Christopher Wakling: No. I don’t think the reader has to like the main characters (though book-groups up and down the land are testimony to the fact that it helps if they do), but in order to believe in a fictional protagonist readers certainly have to understand where that character is coming from. What does the character want? Where did they begin? Where are they trying to go? These questions establish motive and are useful for the plot. But the bigger question – how does the character see the world? – has the power, if answered convincingly by a novelist, to immerse the reader in a new consciousness. Do that well and readers will care about the world of the novel beyond the last page.

Roman Krznaric: In what ways did writing What I Did change the way you look at yourself, and at society?

Christopher Wakling: Writing – and researching – the novel made me more aware of the impossibly hard job undertaken by child protection workers.

They can’t win: they’re damned if they fail to intervene where a child is suffering abuse, and they’re damned if they step in where there is no need.

High profile ‘Baby P’ cases illustrate the former difficulty; there are fewer stories (partly a result of the secrecy cloaking the family courts) illustrating the latter.

I did, however, read a number of articles by Camilla Cavendish in the Times a few years ago, cataloguing families torn apart by accusations which later proved to be unfounded.

These made me think: what would I do faced with a situation in which somebody was trying to take my children away, saying it was for their own benefit. I hope I wouldn’t be as unreasonable as Jim (Billy’s father in the book) but I don’t know.

And writing about whether it is ever justifiable to smack a child made me reassess our society’s moral code, as well as my own. When I was growing up, smacking was the norm. Now it’s not. This change interested me. The book doesn’t preach on the subject, but it explores the ramifications of the shift.

Roman Krznaric: Your novel has been compared to Emma Donoghue’s Room, which is narrated by a five-year-old boy. How would you personally describe the literary tradition to which What I Did belongs?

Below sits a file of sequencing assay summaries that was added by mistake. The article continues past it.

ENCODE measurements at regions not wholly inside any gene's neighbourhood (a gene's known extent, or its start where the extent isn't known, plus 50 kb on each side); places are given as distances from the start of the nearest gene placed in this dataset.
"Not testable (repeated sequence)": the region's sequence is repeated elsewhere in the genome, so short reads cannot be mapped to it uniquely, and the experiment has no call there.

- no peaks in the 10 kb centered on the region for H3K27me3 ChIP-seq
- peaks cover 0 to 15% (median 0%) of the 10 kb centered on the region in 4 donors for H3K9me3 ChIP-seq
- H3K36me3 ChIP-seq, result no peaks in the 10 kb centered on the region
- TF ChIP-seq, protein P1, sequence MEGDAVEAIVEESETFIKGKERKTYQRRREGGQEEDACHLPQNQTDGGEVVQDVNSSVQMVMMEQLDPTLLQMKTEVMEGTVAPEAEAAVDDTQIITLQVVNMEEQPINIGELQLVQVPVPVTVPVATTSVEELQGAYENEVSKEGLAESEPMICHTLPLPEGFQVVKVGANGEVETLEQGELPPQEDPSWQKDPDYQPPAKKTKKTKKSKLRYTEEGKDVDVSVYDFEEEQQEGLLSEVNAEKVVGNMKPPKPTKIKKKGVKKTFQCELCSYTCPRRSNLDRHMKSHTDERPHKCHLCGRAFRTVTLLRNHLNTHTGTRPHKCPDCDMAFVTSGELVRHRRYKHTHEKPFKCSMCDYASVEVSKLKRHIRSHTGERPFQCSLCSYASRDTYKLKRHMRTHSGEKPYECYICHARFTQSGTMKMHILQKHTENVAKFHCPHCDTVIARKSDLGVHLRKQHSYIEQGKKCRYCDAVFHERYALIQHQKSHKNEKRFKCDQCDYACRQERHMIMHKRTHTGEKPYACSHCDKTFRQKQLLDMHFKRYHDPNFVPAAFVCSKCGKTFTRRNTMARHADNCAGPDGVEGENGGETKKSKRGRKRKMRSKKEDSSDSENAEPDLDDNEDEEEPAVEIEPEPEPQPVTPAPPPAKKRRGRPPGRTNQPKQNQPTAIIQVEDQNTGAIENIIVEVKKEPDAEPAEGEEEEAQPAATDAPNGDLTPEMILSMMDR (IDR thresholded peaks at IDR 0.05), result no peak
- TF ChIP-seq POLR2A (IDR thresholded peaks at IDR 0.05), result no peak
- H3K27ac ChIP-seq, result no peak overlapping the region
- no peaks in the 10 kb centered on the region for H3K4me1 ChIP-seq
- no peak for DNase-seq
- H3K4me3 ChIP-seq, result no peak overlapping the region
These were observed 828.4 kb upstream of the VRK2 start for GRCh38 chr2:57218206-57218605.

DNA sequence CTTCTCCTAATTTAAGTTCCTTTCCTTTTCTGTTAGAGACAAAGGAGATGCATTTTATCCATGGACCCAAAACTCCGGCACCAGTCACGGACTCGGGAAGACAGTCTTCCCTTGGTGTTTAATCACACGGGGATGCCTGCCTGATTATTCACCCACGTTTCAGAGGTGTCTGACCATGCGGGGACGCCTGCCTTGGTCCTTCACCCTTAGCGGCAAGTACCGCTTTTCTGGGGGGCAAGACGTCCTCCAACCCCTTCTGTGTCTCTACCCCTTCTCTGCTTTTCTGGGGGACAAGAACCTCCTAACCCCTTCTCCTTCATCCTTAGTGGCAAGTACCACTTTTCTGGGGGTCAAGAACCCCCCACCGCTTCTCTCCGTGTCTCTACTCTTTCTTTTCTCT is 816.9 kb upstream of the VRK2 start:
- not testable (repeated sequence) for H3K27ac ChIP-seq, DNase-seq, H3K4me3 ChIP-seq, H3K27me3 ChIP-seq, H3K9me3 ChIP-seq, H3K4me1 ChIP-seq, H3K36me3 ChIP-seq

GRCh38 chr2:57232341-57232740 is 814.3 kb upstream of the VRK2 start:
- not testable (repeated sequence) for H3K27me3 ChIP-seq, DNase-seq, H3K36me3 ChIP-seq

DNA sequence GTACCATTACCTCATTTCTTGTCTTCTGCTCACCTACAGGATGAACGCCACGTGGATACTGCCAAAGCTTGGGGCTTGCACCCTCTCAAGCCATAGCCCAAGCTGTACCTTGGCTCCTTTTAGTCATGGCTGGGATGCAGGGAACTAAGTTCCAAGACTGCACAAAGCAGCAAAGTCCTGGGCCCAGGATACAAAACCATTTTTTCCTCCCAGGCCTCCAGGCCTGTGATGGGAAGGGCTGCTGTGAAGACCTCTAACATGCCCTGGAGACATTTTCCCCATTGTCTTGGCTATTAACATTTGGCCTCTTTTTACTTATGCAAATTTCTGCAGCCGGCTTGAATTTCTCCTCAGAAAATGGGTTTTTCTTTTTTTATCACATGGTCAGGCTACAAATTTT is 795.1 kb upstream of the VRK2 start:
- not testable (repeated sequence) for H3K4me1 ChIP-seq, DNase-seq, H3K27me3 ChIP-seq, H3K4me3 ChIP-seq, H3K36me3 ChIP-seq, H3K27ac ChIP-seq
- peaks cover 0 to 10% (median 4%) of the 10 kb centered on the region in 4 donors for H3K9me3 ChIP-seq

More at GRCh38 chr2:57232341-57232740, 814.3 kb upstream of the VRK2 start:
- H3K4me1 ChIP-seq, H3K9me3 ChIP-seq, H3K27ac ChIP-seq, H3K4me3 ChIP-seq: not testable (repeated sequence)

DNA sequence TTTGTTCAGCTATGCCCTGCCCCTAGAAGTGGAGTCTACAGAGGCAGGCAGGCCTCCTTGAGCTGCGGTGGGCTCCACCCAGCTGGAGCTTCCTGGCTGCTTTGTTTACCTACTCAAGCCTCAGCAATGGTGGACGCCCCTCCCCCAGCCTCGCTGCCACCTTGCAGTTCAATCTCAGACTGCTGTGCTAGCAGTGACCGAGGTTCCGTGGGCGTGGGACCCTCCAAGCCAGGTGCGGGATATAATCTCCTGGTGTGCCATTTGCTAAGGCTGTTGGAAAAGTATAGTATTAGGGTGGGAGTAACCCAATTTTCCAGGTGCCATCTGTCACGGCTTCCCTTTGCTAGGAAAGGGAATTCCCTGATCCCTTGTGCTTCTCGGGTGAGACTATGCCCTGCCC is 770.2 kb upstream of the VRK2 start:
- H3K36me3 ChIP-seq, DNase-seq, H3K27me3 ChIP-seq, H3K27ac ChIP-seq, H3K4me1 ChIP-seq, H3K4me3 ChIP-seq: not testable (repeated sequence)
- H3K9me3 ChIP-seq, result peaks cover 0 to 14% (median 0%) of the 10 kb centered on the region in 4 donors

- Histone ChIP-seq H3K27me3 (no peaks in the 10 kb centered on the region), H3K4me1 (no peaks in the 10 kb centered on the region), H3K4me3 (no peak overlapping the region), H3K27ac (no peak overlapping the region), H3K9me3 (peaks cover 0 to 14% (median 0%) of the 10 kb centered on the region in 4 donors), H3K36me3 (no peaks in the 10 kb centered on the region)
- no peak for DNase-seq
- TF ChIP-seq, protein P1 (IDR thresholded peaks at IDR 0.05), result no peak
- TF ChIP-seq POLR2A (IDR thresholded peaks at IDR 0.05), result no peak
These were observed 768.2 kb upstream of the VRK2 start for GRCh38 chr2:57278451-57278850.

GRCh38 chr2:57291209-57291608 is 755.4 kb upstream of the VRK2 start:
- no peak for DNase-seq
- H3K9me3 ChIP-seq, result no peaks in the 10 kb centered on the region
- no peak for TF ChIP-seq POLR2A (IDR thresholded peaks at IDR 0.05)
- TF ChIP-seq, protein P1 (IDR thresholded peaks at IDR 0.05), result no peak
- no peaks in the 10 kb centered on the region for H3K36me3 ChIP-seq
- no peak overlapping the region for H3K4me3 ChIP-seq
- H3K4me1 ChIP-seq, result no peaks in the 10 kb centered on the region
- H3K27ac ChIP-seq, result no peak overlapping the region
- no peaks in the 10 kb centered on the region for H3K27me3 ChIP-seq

Christopher Wakling: What I Did taps into a rich seam of books narrated by children. Novels such as The Catcher in the Rye, Paddy Clarke Ha Ha Ha, The Curious Incident of the Dog in the Night Time, A Clockwork Orange, Vernon God Little, The Butcher Boy, and – most recently – Room, of course. (Ironically, Room is the only one I hadn’t read before I wrote the novel: it hadn’t come out yet.)

First person stories tend to be more immediate, skewed, and potentially disorientating than most; childhood is all of these things, times ten. These books are therefore an extreme form of first person narrative.

The gap between what the narrator thinks is going on and what the reader knows is actually the case is often wider with a child narrator. The younger the child, the wider it gets. The disjunct can be poignant, telling and hilarious by turns. It’s a challenge for a writer to control, but it’s also rewarding…

Roman Krznaric: I am constructing a library of the greatest Empathy Books of all time – books which allow us to step into the shoes of others and create a human connection. What five books would you like to put in my library?

Christopher Wakling: The child’s perspective should be represented in this library of yours, so I’ll go for any five of the books mentioned above. Take your pick. But make sure you include The Butcher Boy. And The Catcher in the Rye, and A Clockwork Orange. And two more. One of which should be mine…